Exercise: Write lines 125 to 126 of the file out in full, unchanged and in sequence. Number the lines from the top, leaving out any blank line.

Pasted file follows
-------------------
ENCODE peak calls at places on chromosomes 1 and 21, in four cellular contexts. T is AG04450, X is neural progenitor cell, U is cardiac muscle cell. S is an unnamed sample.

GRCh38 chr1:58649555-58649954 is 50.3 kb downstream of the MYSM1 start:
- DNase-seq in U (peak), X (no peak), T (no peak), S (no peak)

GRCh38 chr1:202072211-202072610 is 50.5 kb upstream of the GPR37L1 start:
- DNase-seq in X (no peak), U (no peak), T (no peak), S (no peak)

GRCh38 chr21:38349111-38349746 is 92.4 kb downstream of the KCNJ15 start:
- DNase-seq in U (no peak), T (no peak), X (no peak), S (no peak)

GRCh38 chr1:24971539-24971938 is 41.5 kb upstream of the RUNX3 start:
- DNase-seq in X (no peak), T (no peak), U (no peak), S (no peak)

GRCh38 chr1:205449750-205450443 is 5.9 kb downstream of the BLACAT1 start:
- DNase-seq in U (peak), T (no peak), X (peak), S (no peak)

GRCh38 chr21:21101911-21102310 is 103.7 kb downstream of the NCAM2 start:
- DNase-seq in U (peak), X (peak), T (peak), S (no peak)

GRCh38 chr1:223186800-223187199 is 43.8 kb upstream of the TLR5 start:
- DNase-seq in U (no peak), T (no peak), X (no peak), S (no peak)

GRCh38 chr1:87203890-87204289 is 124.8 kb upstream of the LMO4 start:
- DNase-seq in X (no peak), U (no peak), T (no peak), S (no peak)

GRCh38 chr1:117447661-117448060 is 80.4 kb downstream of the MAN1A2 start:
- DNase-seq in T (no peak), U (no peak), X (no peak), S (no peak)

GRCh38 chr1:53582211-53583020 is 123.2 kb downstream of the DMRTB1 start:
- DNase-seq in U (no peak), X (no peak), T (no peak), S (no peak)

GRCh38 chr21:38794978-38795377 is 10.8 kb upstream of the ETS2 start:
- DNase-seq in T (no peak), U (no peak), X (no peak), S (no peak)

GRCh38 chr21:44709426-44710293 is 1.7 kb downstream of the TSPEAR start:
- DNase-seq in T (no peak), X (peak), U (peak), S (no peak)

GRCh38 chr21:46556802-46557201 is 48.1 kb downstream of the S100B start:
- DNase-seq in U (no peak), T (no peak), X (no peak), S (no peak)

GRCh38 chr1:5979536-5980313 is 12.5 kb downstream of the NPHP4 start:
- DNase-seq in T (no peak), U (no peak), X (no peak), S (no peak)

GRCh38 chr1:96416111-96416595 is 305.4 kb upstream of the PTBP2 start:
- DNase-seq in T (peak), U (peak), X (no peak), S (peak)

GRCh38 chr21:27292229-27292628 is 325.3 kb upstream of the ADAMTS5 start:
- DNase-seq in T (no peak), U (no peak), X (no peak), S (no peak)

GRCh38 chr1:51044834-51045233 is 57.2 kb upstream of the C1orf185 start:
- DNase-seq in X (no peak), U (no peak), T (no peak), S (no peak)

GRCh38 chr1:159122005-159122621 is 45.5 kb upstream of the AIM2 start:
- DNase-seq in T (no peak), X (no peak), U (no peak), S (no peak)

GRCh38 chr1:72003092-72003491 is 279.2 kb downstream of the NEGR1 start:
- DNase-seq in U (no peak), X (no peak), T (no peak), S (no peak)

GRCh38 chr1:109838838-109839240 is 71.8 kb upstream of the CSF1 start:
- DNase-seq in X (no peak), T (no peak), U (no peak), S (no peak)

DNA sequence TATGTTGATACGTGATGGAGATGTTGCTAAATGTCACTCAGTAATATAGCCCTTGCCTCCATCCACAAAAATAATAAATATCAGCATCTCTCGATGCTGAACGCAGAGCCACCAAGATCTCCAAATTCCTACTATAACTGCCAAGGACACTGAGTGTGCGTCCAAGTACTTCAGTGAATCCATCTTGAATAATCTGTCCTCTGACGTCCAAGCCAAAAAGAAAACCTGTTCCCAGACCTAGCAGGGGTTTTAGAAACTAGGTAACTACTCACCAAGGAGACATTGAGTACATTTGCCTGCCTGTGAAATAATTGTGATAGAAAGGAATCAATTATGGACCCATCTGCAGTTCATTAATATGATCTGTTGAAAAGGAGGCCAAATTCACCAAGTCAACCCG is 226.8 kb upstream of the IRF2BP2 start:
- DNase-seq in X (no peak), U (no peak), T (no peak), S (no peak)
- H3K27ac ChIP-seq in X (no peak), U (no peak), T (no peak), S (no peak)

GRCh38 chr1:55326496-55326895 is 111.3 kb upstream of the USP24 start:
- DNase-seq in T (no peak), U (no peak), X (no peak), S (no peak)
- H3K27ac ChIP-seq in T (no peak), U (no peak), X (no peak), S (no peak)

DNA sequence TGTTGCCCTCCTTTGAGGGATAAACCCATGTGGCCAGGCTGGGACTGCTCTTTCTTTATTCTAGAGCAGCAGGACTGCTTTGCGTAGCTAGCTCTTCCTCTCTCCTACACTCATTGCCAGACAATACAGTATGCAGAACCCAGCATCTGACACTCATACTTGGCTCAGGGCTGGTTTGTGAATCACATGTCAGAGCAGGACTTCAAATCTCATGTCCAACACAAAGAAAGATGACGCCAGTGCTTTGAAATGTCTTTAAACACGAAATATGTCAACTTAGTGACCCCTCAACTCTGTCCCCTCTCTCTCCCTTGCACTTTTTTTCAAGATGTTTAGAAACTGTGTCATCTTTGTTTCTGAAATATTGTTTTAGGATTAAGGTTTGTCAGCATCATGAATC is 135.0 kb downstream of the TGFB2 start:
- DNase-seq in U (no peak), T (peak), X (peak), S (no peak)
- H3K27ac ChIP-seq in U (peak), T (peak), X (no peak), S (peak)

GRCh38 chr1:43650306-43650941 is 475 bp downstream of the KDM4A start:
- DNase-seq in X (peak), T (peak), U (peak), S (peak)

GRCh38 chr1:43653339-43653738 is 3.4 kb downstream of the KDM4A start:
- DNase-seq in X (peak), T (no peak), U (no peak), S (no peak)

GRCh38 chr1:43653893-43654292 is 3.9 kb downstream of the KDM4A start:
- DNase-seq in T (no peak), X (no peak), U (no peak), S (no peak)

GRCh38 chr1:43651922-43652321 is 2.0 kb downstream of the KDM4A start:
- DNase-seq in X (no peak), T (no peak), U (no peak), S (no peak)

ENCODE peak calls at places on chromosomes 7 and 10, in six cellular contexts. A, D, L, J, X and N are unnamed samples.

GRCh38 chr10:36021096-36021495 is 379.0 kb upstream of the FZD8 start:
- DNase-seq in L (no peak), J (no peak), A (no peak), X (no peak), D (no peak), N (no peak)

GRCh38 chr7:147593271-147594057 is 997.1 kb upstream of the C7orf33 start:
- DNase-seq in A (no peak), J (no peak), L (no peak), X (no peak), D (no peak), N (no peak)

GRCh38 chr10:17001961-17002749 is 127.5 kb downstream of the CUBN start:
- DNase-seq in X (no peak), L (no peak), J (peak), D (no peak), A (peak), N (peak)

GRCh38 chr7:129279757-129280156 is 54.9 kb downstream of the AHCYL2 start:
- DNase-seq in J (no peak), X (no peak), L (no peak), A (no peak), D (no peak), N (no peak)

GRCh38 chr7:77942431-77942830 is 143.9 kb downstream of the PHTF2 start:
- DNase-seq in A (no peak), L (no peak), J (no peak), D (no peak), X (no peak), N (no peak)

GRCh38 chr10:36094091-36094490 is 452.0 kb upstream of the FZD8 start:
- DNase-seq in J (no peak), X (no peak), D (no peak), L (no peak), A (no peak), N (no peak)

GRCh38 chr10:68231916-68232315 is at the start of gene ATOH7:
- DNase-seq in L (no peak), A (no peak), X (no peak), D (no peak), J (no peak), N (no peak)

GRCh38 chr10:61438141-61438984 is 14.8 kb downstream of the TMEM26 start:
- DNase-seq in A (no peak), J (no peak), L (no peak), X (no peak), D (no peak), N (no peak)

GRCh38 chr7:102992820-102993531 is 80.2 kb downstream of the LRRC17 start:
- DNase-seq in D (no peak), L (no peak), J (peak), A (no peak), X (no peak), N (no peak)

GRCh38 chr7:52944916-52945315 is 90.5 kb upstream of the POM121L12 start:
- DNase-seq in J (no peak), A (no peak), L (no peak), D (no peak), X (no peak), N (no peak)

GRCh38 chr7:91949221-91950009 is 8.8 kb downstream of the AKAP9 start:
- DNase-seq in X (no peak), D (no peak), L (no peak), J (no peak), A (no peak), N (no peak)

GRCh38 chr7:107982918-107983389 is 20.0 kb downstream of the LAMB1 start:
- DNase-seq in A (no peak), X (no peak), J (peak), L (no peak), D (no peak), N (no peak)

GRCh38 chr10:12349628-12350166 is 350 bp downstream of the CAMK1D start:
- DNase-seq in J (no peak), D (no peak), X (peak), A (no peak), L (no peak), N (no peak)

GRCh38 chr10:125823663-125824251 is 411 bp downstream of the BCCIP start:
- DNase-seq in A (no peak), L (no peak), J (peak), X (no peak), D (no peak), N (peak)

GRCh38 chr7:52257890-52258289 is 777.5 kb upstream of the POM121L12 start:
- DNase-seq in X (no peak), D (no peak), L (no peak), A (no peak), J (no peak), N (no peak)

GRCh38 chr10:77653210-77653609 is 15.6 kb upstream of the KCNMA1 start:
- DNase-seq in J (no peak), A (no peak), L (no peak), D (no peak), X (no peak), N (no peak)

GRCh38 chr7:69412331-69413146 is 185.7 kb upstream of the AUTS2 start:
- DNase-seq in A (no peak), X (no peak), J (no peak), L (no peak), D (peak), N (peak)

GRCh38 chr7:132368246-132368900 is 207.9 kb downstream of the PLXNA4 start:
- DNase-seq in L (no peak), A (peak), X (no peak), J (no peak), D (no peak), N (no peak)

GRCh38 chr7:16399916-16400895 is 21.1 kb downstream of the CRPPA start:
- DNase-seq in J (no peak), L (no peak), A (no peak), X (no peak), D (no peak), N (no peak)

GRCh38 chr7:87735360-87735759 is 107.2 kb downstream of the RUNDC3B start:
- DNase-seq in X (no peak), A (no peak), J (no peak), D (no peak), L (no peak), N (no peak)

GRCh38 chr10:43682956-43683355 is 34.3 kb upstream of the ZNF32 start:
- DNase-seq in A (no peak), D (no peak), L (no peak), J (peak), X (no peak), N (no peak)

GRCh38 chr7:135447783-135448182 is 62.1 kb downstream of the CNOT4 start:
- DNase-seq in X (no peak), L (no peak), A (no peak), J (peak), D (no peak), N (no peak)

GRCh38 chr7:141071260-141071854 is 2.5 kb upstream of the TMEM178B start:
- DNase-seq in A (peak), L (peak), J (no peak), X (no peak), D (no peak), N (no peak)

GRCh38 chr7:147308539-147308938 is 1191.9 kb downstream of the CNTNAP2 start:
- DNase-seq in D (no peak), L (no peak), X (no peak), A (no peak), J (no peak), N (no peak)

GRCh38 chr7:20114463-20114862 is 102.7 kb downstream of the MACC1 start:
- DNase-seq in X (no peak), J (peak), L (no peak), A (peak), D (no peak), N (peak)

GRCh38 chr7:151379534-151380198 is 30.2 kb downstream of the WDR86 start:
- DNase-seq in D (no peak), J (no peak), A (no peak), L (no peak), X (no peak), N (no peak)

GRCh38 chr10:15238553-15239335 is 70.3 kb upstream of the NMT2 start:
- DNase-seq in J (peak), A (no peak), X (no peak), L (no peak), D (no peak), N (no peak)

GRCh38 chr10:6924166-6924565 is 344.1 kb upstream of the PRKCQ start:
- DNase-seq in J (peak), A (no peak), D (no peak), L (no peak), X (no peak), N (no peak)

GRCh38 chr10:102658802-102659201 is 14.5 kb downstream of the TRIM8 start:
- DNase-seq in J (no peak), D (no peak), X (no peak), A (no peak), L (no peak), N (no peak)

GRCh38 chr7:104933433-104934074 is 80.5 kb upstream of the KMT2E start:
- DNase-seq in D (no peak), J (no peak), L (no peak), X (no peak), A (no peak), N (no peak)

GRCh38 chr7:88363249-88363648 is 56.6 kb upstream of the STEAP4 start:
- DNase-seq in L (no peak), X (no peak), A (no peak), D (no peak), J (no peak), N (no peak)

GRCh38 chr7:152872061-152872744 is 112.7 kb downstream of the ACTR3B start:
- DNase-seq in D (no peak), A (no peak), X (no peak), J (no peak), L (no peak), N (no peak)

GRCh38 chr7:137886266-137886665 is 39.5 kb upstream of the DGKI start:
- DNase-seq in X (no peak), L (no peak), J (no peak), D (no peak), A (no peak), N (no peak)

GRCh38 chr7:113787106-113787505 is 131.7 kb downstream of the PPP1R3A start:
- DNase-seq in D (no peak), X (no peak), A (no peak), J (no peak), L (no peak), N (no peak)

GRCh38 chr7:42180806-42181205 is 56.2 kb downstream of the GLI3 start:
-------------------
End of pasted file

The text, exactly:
- DNase-seq in X (no peak), L (no peak), J (no peak), D (no peak), A (no peak), N (no peak)

GRCh38 chr7:113787106-113787505 is 131.7 kb downstream of the PPP1R3A start: